Coal mining is not something commonly associated with Buxton but there are traces of a 300 year old industry if you know where to look. Fortunately, the town’s Civic Association have produced a handy walking guide that makes it easier to find. Curiosity getting the better of us, we decided to put on our boots and give it a go.
The pamphlet begins with a concise and consumable introduction with a few old photos. The trail itself is broken down into numbered locations that include instructions and a snippet of history. There is also a centrefold map that provides you with an overview of the area and its features. In other words, you’ve got all the information you need for an interesting stroll.
The starting point is found on the outskirts of Buxton on Level Lane in Burbage. The first stage of the walk is described as “a little used footpath, slightly overgrown and steep in places.” A more apt description would be “a virtually non-existent footpath.” There are trails in the jungles of Borneo that are easier to negotiate. We found the path dangerously close to steep drops and a bubbling stream too. However, you are rewarded with the sight of an old water pipe dramatically giving birth to the stream via a secluded waterfall and the guide gives you the option of bypassing this somewhat precarious first stage in favour of going straight onto Macclesfield Old Road. I recommend braving it though; just be careful.
Location 2 ramps up the action even more with the appearance of a 19th century coke oven (not that kind of coke, nor that kind of coke either!) This well-preserved vestige of industry makes it apparent that there was some production here, though it is now the tranquil domain of sheep. The interior of the oven is dark and foreboding and probably should have been included in my 6 Spookiest Places in Buxton article.
The guide then ushers you onto the rocky causeway of Macclesfield Old Road which you follow for 600m before turning onto the moors of Axe Edge with its countless more sheep. Leaving civilisation well behind, the trail runs parallel to several ancient mine shafts. The shafts are fenced off to avoid anyone falling in and probably never being seen ever again.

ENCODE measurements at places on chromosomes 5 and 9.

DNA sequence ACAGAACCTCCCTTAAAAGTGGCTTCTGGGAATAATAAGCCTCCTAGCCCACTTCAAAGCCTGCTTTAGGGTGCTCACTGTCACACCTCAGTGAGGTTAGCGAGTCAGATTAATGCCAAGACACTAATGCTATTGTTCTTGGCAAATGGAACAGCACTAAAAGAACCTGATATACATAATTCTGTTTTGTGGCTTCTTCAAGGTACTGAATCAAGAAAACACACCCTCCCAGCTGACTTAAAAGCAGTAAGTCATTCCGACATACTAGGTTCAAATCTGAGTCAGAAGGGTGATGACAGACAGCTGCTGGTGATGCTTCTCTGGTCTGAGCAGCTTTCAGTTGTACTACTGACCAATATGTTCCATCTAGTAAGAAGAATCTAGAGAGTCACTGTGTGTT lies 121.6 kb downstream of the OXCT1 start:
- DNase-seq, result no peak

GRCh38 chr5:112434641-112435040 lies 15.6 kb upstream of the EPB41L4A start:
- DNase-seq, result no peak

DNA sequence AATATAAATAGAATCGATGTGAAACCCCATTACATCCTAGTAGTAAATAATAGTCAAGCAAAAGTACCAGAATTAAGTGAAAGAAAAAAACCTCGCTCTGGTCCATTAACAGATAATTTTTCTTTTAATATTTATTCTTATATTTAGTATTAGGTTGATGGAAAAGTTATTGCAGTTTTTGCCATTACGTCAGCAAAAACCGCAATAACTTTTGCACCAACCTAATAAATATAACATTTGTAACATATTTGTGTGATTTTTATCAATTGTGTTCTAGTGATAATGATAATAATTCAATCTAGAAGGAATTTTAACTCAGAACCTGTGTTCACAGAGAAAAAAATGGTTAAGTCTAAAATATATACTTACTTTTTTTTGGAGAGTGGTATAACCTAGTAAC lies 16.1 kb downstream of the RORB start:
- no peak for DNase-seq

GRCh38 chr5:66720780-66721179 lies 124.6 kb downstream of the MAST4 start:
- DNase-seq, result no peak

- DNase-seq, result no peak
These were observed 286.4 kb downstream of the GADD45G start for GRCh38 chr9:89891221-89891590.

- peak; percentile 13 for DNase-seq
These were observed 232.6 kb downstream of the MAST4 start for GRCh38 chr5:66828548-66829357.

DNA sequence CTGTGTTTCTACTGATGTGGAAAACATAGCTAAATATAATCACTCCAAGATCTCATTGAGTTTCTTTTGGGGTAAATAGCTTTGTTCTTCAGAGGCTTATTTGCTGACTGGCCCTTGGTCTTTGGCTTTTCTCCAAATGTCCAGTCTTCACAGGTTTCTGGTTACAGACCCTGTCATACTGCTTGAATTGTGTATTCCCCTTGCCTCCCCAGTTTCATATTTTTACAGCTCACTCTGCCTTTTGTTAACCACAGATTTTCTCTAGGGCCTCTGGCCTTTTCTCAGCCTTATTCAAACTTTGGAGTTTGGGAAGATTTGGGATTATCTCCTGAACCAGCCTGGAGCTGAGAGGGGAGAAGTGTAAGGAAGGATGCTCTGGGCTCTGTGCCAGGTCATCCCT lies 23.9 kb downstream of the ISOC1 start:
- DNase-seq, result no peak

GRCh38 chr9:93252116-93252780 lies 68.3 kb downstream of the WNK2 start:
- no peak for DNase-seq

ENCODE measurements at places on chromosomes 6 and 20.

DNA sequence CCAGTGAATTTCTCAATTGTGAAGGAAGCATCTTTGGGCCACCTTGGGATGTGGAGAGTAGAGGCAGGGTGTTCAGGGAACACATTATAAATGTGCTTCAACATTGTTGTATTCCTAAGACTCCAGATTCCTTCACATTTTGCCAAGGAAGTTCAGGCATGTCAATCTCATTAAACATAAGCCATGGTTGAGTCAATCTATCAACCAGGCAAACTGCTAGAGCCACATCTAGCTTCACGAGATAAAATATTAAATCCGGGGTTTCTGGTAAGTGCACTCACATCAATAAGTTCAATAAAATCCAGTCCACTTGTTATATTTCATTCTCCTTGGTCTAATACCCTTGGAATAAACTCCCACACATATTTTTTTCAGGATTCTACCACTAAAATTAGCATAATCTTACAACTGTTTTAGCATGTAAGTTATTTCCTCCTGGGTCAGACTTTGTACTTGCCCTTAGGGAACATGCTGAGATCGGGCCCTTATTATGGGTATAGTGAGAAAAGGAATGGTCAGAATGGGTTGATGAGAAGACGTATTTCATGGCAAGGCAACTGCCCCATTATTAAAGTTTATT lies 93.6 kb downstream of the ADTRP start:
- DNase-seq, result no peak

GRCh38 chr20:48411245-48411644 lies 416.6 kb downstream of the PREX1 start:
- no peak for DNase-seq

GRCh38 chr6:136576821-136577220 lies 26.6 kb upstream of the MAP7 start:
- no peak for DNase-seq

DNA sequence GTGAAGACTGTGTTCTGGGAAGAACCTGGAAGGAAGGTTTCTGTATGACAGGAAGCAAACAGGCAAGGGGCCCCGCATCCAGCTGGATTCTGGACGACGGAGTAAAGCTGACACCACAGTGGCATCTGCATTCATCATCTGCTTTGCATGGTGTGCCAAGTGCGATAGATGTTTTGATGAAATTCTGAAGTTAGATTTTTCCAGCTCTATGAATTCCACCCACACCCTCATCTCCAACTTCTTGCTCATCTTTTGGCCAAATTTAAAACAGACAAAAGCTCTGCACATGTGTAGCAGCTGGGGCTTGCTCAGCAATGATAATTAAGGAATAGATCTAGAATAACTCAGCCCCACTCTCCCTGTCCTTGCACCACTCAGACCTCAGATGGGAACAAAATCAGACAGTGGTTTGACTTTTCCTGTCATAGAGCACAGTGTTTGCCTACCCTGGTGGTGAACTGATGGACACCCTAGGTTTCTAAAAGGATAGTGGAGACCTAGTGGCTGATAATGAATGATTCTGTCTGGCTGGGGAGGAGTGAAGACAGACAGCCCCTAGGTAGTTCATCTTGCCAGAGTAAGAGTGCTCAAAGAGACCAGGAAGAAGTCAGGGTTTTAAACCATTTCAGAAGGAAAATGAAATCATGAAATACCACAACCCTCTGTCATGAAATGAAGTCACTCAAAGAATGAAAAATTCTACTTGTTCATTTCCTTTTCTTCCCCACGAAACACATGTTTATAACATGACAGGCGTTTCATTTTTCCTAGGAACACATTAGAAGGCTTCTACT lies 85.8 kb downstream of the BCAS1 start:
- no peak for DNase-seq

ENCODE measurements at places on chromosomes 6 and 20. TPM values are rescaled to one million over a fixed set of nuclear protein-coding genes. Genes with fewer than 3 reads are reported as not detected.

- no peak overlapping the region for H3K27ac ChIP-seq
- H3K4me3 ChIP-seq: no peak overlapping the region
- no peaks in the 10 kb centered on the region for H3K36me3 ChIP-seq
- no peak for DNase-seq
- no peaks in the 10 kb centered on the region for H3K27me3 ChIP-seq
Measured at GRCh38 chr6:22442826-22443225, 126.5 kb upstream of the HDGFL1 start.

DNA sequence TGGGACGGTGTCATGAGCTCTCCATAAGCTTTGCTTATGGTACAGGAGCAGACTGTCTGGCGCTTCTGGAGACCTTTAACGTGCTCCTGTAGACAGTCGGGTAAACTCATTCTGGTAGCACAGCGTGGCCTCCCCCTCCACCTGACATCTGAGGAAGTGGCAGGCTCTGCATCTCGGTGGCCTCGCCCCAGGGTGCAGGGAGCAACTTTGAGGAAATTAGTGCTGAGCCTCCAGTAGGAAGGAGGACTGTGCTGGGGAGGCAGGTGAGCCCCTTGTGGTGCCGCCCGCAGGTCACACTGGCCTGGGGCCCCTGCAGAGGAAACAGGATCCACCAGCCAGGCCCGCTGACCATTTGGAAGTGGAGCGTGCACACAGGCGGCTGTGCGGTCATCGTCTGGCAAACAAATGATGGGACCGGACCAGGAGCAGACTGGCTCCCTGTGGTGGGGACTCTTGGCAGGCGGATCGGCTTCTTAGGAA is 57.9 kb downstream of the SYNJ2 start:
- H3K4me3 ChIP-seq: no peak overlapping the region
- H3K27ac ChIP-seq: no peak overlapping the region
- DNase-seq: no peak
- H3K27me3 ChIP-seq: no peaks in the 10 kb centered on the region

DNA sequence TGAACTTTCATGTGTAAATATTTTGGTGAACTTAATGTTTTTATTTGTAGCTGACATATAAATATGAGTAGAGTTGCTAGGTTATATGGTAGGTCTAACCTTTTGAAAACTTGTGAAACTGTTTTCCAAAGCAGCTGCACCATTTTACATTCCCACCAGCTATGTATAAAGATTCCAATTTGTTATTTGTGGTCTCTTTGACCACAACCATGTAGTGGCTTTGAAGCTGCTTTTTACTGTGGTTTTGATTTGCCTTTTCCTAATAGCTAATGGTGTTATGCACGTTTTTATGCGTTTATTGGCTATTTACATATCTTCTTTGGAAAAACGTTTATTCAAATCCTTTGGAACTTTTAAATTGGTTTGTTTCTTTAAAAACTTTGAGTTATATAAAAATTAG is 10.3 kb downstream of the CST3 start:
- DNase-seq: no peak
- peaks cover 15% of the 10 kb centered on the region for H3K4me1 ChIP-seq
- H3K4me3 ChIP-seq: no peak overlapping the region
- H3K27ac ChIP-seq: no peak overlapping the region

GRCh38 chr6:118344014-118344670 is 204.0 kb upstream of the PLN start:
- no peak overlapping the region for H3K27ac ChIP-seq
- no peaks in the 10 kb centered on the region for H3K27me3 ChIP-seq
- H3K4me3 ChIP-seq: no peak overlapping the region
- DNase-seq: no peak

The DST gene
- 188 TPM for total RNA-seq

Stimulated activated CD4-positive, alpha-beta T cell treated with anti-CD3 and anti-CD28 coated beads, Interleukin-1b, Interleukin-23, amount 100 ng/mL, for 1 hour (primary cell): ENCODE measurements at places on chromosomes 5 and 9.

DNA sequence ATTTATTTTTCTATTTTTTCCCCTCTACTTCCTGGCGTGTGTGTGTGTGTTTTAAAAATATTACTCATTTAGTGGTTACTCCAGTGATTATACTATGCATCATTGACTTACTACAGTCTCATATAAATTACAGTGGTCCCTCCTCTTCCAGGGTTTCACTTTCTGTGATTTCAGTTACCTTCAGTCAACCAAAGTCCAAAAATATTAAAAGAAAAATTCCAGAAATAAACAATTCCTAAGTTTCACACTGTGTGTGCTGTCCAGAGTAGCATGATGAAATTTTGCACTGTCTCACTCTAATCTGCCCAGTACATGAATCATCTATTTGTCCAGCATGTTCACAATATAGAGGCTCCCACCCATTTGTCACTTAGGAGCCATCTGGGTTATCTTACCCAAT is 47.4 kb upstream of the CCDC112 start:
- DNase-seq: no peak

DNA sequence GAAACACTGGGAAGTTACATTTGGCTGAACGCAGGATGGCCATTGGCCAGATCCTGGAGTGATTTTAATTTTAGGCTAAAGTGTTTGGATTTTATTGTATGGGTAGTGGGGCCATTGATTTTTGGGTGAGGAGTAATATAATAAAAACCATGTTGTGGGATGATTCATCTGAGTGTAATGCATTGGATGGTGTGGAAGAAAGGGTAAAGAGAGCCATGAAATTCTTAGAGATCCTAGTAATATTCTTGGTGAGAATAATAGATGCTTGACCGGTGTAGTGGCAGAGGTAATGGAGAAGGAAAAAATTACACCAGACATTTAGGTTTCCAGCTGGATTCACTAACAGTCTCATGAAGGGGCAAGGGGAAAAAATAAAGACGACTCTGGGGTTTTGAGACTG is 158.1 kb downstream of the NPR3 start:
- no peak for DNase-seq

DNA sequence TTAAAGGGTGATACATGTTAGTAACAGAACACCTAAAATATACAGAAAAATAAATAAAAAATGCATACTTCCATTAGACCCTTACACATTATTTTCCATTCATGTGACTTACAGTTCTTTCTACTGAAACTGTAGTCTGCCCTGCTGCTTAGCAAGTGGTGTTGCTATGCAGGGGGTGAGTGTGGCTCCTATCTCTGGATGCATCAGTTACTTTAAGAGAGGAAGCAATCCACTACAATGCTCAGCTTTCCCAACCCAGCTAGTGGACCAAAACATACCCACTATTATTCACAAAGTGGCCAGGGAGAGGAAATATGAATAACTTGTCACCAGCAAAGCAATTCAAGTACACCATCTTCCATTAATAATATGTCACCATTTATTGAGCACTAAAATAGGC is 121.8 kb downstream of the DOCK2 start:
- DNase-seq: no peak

The evidence of a bygone trade is astonishing and so are the views once you reach the so-called Cat & Fiddle road and Axe Edge Moor. There is something about wandering across the Derbyshire moors that seems to lift the soul. Considering the wealth of heritage and the risks, this walk would benefit from the tutelage of an actual human guide.There is such an opportunity coming up with the nationwide event Heritage Open Days, coordinated by National Trust with funding from the People’s Postcode Lottery; a number of unique events are happening in and around Buxton which are well worth having a look at.
In truth, there are easier and prettier walks in Buxton but if you’ve already done those and you’re looking for something different and/or you’re interested in the industrial heritage of the Peak District, then you could do worse than purchase this guide. It only costs £2.50 and it is available to buy from Poole’s Cavern and Buxton Country Park gift shop.
Darcus is a local horror writer and film-maker. Based in the Peak District, his work and writings are often inspired by the strange phenomena that occurs right here in the Peak District and Buxton area.